Ward Law LLC is dedicated to keeping our clients informed about all things COVID-19 related. Our business is to ensure that you have all the information you need to keep your business going. In that regard, please read below for updates on the CARES Act – Paycheck Protection Program.
In an earlier post, we set forth some basics about the $2 trillion COVID-19 relief and stimulus package signed into law on March 27, 2020 (“CARES Act”). Within that legislation, however, there are provisions that need further exploration and explanation. To that end, this post is intended to provide some more detailed information to those who may benefit from the small business loan provisions of the CARES Act. The program is designed to provide cash to suffering small businesses quickly, with less red tape than the Small Business Administration’s existing loan programs. It is designed to incentivize business owners to keep employees on payroll by offering them loan forgiveness if certain criteria are met.
An interesting detail of the program is that the small business loans, while administered by the Small Business Administration, are initially paid by approved banks and lending institutions. The Small Business Administration has a network of 1,800 approved lenders that process small business loans. If you are interested in a program loan, you should first contact your bank to see if it is a Small Business Administration approved lender. If your bank is not an approved lender for the program, you can contact the Small Business Administration to find one.
Below is a summary outline of the CARES Act’s Paycheck Protection Program (“PPP”). Congress has allocated $349 billion for the PPP. Please note that there are additional provisions in the PPP not discussed herein, and individual business circumstances will vary.
- Businesses and non-profits with fewer than 500 employees are generally eligible
- Certification of the following:
- “The uncertainty of the current economic conditions makes necessary the loan request to support the ongoing operation of the eligible recipient.”
- acknowledgment that the loan funds will be used to retain workers and maintain payroll or make mortgage payments, lease payments, and utility payments
- applicant does not have any other PPP loan applications pending nor received any PPP loan funds between 2.15.20 and 12.31.20
- As opposed to many other loans guaranteed by the Small Business Administration, no personal guarantee or collateral is required
- An applicant, if eligible, may obtain 2.5 times the average total monthly “payroll costs” incurred during the 1-year period before the date on which the loan is made, up to $10 million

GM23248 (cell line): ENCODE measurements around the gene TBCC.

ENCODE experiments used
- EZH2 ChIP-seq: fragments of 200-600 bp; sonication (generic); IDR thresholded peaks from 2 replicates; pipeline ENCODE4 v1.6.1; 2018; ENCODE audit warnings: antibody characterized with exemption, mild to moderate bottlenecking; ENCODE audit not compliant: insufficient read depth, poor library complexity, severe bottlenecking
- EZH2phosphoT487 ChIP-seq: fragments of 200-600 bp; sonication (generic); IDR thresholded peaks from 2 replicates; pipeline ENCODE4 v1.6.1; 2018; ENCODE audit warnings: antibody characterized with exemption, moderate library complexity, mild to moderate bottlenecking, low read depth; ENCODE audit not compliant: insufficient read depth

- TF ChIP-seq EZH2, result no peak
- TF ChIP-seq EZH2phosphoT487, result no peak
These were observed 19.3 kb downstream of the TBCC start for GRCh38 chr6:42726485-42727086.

- “Payroll Costs” is defined as payment by the employer of the following:
- salary, wages, commissions or similar compensation to employees (also includes employer payment of cash tips or equivalent to employees)
- allowance for dismissal or separation
- group health care benefit insurance premiums
- retirement benefits
- state and local tax assessed on the compensation of employees
- “Payroll costs” does not include:
- compensation of an individual employee in excess of an annual salary of $100,000
- certain federal taxes imposed or withheld, such as Social Security and Medicare
- other less common circumstances
- payroll costs
- costs related to the continuation of group healthcare benefits during periods of paid sick, medical or family leave, and insurance premiums
- employee salaries, commissions, or similar compensation
- payment of interest on mortgage obligations and/or rent
- interest on any other debt obligations that were incurred before February 15, 2020
- Payments made during the eight (8) weeks immediately following loan origination are forgiven for the following:
- payroll costs
- mortgage interest or rent
- utility payments
- Forgiven loan amounts are not considered taxable income.
- The amount of the loan that is forgiven is reduced proportionately if the number of full-time equivalent (“FTE”) employees during the 8 weeks immediately after the loan originates is less than the number of FTE employees that existed either between: (1) 2.15.19 and 6.30.19; or (2) 1.1.20 and 2.29.20. In other words, if the loan recipient reduces their FTE employee workforce below the average during the specified dates, the amount of the loan forgiven is reduced proportionately.
- Reduced if any single employee’s salary/wages is reduced by 25% or more during the 8 weeks immediately after loan originates, compared to that employee’s salary/wages during the most recent full quarter during which employee was employed.
- This provision excludes employee’s earning the equivalent of $100,000 in annual wages or salary during any single pay period in 2019.
- Regarding any reduction in: (1) the number of FTE employees; or (2) the salary/wages of employees, that occurred between 2.15.20 and 4.26.20, such reductions will not reduce the amount of forgiveness if the employer eliminates those reductions no later than 6.30.2020. Put more simply, the business can avoid a reduction in the amount of the loan that is forgiven if it rehires or replaces those employees who were let go and returns had their salary/wages to pre-loan levels.
- Generally, documents verifying the number of FTE employees on payroll, and pay rates, for 2019 and 2020, such as payroll tax filings, state income, payrolls, and unemployment insurance filings.
- Documents verifying mortgage obligations, lease rent payments, and utilities.
- A certification stating the documents are true and correct, and that the amount of loan forgiveness requested was used to retain employees, make interest payments on mortgage obligations, make loan payments on rent obligations, or make utility payments.
- Any other documents the Small Business Administration determines are necessary.
If you have any questions about the CARES Act – Paycheck Protection Program, please contact a Ward Law attorney at any time.